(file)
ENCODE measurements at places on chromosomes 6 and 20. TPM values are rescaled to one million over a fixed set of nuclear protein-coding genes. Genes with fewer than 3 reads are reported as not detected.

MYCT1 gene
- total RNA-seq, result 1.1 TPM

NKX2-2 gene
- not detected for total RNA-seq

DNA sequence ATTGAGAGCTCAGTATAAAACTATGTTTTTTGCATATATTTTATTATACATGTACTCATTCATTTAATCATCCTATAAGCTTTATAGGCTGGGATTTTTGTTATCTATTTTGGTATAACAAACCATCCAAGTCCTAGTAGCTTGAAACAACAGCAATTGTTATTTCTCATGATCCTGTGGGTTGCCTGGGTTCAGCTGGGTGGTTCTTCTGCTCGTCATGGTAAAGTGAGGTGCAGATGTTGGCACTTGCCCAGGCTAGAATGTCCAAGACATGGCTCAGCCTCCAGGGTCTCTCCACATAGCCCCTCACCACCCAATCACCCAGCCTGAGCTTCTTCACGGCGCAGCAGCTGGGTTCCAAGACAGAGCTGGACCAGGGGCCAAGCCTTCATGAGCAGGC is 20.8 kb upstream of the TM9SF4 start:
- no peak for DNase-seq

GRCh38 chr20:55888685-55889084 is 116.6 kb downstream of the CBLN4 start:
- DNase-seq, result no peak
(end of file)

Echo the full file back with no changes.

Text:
ENCODE measurements at places on chromosomes 6 and 20. TPM values are rescaled to one million over a fixed set of nuclear protein-coding genes. Genes with fewer than 3 reads are reported as not detected.

MYCT1 gene
- total RNA-seq, result 1.1 TPM

NKX2-2 gene
- not detected for total RNA-seq

DNA sequence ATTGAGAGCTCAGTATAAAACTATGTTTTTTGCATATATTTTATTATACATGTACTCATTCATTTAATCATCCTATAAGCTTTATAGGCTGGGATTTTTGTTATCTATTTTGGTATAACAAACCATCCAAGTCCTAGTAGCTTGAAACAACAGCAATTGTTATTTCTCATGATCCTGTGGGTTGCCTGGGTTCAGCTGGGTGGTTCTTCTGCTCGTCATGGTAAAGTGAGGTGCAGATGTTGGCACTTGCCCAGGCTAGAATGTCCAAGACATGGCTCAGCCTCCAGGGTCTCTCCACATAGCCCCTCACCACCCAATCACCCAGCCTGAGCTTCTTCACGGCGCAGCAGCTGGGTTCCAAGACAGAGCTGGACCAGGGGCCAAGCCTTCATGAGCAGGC is 20.8 kb upstream of the TM9SF4 start:
- no peak for DNase-seq

GRCh38 chr20:55888685-55889084 is 116.6 kb downstream of the CBLN4 start:
- DNase-seq, result no peak